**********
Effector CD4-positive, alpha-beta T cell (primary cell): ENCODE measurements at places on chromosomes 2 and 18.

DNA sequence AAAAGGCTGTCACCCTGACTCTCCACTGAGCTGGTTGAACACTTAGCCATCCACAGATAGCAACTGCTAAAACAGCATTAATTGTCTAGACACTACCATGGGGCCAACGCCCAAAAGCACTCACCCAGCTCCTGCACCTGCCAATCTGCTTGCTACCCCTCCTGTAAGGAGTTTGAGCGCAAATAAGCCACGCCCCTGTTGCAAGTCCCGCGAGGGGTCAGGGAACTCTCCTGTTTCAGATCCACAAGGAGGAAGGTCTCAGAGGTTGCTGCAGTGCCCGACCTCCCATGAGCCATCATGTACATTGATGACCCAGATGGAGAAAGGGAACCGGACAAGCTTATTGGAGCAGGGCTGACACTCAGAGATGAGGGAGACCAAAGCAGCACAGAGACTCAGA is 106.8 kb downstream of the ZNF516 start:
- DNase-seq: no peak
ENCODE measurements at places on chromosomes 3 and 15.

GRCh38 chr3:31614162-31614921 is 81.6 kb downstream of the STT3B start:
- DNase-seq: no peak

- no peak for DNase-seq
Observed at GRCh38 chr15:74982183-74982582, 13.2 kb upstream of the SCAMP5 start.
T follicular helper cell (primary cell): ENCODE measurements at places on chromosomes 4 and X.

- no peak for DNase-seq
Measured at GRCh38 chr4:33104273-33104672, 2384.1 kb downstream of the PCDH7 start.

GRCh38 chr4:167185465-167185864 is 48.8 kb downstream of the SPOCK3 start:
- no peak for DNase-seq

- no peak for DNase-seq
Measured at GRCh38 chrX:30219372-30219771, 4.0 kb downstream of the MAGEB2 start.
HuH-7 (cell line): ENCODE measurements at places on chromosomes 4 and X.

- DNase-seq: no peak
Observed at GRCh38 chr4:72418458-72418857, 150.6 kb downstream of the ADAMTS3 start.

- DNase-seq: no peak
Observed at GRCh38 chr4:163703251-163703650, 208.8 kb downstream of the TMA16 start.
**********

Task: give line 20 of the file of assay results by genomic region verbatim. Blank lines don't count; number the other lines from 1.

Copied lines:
Observed at GRCh38 chr4:163703251-163703650, 208.8 kb downstream of the TMA16 start.